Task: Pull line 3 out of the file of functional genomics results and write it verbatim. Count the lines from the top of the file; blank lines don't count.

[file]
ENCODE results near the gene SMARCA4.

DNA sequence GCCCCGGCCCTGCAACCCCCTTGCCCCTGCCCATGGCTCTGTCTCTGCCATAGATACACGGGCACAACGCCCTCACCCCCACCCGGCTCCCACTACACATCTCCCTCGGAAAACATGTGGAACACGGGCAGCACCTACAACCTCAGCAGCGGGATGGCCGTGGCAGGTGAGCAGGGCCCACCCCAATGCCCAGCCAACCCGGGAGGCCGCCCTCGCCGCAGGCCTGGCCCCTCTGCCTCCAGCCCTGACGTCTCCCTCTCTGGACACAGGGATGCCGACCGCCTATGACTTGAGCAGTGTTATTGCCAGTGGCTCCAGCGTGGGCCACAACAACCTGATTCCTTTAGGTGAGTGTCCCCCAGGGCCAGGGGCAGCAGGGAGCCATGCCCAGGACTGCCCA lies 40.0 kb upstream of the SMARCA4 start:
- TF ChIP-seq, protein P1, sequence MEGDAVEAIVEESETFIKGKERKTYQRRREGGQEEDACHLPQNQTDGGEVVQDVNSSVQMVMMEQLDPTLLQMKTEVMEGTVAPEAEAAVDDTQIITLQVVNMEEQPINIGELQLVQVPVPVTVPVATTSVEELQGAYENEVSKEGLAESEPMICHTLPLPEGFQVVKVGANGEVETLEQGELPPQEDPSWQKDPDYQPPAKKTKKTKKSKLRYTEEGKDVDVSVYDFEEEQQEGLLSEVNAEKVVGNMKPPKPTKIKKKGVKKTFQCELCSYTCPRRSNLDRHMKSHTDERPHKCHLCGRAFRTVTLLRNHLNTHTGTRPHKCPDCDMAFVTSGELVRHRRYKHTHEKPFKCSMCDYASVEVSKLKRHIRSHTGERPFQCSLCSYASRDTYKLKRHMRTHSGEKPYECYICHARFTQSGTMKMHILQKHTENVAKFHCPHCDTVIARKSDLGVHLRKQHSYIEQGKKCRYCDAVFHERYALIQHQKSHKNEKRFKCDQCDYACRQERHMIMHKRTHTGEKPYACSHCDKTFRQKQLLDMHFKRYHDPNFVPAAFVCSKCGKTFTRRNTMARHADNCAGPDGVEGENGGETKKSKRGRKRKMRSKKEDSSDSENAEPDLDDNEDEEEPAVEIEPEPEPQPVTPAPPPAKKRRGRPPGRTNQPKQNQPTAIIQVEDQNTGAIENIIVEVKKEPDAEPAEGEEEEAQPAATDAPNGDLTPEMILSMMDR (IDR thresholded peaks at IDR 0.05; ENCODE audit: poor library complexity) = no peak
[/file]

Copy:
- TF ChIP-seq, protein P1, sequence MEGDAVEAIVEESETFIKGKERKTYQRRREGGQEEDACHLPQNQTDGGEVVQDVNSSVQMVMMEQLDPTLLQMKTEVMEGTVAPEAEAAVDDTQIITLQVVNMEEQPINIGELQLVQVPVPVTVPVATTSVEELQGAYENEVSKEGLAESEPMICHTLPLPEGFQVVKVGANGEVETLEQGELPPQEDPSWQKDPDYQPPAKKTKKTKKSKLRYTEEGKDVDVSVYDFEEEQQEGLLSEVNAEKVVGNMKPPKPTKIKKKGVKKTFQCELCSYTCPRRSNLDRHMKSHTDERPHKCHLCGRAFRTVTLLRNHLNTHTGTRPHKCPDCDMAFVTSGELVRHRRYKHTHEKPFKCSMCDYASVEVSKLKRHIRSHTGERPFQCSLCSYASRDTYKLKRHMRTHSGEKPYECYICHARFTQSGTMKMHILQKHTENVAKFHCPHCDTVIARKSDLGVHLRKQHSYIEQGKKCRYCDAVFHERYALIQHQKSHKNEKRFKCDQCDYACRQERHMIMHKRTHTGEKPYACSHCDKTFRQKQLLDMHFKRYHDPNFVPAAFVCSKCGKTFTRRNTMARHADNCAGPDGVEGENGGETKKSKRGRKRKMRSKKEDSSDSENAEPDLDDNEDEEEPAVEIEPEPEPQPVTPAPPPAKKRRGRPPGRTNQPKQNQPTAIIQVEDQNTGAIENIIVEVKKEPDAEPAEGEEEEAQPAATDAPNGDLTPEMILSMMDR (IDR thresholded peaks at IDR 0.05; ENCODE audit: poor library complexity) = no peak